Benettons Said to Draw Funds’ Interest for Cellnex Stake
(Bloomberg) -- Italy’s Benetton family has been approached by international funds for its 3.4 billion-euro ($3.85 billion) stake in Cellnex Telecom SA, as the billionaire clan reviews its portfolio amid an ongoing dispute with the government over toll-road concessions.
The Benettons have no plan to sell the holding for now, as the family sees further growth potential, people familiar with the matter said. Group infrastructure company Atlantia SpA has a right of first refusal on the Cellnex stake owned by the Benettons.
Cellnex shares declined 1.2% to 53.2 euros at 9:13 a.m. in Madrid trading, giving the company a market value of about 20.5 billion euros.
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The family’s Edizione holding is weighing options for Atlantia, including transforming the highway and airport operator into a fully fledged infrastructure company, with assets outside the transportation sector, said the people, who asked not to be named discussing confidential deliberations.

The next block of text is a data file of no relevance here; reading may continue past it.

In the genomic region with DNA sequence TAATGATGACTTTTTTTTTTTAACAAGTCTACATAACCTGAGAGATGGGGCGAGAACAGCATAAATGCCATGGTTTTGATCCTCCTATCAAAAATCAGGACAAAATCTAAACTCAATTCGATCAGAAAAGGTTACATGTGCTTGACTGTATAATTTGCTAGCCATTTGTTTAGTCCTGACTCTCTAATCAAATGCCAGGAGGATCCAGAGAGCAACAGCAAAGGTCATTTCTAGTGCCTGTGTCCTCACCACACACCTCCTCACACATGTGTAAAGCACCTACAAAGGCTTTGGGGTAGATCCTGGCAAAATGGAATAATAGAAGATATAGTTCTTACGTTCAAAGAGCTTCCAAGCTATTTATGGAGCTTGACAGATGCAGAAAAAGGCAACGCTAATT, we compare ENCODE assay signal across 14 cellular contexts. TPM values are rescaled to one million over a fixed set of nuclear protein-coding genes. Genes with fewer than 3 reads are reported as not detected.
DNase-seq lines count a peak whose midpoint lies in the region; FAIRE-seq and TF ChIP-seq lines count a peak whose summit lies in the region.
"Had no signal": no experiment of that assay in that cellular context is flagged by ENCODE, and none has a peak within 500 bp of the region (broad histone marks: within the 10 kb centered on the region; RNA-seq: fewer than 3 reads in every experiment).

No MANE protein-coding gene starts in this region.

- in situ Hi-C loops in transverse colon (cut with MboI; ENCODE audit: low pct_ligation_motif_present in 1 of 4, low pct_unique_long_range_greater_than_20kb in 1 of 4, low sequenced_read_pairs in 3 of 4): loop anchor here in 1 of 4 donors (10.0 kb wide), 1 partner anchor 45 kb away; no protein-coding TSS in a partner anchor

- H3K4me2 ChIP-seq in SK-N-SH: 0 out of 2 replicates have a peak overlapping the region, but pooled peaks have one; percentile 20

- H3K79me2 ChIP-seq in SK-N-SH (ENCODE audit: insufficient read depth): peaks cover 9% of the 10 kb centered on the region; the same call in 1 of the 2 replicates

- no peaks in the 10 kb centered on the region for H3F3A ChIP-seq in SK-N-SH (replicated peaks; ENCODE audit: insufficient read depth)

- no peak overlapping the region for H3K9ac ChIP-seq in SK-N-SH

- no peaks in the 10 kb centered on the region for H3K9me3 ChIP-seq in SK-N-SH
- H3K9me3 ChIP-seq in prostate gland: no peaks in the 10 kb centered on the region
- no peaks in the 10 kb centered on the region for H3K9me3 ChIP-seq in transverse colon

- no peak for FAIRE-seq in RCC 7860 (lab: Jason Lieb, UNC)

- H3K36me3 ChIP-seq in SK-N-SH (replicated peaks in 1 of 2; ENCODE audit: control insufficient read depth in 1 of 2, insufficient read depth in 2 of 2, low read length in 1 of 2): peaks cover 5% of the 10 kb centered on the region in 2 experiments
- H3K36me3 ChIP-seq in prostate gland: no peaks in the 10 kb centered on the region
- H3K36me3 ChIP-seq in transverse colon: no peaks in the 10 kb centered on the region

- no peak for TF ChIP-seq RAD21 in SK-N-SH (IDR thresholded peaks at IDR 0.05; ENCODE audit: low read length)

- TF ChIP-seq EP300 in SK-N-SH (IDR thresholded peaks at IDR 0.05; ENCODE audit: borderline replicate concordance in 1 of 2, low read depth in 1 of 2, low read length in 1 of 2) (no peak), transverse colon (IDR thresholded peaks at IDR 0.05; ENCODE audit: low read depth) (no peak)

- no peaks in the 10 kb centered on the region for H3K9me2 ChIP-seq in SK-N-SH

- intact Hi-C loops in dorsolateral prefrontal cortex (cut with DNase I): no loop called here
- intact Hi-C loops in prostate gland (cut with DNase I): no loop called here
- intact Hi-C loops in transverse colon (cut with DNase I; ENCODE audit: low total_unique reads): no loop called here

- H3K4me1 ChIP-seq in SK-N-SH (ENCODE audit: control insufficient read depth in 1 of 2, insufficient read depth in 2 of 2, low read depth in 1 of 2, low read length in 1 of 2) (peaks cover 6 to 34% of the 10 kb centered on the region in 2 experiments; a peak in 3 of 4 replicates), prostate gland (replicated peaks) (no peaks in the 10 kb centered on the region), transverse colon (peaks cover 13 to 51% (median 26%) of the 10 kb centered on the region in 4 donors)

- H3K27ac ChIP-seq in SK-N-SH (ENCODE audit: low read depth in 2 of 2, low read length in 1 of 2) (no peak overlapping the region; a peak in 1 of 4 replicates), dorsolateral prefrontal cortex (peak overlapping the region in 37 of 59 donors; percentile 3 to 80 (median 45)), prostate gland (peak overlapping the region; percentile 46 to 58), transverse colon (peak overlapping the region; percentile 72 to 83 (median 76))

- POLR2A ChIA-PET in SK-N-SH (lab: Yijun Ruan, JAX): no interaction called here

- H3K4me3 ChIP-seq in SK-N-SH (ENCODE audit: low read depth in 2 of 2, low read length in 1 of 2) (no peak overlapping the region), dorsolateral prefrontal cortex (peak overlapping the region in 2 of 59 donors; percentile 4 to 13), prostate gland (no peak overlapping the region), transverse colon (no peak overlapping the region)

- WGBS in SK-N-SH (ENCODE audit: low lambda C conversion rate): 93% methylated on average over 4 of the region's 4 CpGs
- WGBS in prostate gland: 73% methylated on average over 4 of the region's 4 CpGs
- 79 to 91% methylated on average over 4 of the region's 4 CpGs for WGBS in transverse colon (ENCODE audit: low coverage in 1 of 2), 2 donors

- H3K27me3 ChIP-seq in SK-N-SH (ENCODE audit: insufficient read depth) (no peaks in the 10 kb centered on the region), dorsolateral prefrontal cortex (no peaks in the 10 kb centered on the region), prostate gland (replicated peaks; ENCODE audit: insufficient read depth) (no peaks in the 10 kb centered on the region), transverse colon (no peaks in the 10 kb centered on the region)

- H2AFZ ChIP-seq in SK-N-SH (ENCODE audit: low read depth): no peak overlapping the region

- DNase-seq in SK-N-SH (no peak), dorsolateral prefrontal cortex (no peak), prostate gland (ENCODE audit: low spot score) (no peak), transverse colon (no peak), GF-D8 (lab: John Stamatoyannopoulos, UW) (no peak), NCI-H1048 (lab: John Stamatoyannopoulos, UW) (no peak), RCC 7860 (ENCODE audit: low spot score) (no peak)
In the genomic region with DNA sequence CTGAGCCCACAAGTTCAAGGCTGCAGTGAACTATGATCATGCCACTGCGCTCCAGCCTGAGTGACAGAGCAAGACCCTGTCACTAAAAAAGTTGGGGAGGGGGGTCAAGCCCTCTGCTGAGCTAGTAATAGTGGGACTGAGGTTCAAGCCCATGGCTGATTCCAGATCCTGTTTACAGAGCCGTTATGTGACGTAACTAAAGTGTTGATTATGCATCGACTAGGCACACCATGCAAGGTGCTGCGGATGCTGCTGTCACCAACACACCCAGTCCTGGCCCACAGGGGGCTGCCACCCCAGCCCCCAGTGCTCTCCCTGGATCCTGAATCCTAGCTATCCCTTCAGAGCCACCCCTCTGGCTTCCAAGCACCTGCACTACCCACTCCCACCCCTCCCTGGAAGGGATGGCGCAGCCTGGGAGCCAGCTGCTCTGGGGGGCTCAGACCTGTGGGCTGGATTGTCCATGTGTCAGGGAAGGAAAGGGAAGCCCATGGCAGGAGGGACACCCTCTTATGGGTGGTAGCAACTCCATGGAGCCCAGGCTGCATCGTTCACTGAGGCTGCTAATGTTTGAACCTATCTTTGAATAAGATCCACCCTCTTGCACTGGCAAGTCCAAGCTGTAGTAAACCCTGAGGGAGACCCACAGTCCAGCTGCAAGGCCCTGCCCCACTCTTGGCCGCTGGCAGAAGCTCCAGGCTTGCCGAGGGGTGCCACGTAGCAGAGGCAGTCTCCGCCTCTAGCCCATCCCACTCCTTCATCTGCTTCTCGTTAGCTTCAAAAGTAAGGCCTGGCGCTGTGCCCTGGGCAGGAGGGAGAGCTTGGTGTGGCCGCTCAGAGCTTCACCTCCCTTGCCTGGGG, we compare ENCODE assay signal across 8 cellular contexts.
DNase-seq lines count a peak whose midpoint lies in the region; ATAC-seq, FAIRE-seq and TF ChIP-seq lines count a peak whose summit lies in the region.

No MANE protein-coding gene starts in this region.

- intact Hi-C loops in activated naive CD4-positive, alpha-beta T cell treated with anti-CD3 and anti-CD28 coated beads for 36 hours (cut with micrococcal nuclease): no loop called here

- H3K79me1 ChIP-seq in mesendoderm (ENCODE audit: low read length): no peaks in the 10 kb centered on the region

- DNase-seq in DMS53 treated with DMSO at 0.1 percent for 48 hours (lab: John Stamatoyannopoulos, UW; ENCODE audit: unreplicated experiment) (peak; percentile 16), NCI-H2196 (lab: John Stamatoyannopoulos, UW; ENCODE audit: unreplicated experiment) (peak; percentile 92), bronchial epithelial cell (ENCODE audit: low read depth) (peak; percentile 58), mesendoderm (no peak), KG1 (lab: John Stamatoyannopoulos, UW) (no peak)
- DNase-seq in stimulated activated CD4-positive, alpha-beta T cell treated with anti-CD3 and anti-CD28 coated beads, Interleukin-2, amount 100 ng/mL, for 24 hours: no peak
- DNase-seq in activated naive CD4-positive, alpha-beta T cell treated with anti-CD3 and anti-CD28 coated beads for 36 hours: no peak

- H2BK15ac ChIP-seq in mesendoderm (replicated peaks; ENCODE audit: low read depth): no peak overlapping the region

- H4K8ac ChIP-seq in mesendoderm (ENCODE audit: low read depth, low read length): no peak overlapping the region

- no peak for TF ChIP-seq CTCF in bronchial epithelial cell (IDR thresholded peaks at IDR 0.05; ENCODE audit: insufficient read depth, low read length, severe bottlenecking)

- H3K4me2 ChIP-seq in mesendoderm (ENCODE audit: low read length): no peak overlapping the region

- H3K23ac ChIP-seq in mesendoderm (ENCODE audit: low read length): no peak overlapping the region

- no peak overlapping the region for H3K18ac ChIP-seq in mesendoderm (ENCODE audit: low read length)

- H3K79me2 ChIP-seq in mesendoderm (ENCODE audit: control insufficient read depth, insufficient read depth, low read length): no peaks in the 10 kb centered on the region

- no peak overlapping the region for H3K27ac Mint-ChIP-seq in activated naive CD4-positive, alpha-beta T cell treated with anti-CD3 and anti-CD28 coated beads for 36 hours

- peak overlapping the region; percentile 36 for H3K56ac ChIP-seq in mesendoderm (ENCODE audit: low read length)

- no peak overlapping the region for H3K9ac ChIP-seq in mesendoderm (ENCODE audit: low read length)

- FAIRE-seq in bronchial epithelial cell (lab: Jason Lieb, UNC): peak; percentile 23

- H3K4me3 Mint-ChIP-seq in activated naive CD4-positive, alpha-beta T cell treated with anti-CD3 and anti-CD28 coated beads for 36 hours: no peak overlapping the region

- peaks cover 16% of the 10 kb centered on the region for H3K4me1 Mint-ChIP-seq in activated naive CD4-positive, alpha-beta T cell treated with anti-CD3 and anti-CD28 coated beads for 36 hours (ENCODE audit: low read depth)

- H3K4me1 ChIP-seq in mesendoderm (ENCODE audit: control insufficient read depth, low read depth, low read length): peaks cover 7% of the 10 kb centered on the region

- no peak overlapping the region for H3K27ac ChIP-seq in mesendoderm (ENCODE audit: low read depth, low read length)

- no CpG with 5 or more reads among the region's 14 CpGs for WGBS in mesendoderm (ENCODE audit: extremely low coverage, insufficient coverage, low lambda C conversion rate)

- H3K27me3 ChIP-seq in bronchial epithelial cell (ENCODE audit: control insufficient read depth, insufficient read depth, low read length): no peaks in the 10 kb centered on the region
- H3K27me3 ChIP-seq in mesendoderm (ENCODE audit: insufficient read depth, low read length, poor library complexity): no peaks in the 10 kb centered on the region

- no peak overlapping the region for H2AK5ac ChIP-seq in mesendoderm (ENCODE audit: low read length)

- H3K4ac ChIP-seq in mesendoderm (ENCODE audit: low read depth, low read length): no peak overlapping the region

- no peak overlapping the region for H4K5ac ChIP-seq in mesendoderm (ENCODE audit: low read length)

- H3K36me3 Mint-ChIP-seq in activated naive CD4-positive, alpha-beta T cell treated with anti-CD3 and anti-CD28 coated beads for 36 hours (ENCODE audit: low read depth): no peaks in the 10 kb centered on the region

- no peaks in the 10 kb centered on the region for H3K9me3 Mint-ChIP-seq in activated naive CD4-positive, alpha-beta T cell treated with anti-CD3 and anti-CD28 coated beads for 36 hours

In this scenario the Cellnex stake, which the Benettons bought as part of the acquisition of Spain’s Abertis Infraestructuras SA, could potentially be part of a new enlarged Atlantia in the future, the people said.
Representatives for Edizione, Atlantia and Cellnex declined to comment. Edizione owns about 30% of Atlantia and 16.45% of Cellnex.
In recent years Cellnex has transformed itself into Europe’s largest independent wireless towers operator, with an aggressive campaign of external growth led by Chief Executive Officer Tobias Martinez. The company has acquired assets in countries such as Italy, France and Portugal.
The Benettons are facing a watershed moment. In August 2018, a bridge in Genoa managed by the family’s highway unit collapsed, killing 43 people. A few months later Edizione mastermind Gilberto Benetton died.
The family has been under the spotlight, as the leading party in Prime Minister Giuseppe Conte’s coalition has pushed to revoke its highway unit’s concessions.
Cellnex is now close to passing Atlantia as the biggest holding in the family’s portfolio after shares in the infrastructure company fell by over 40% in the wake of the bridge collapse.
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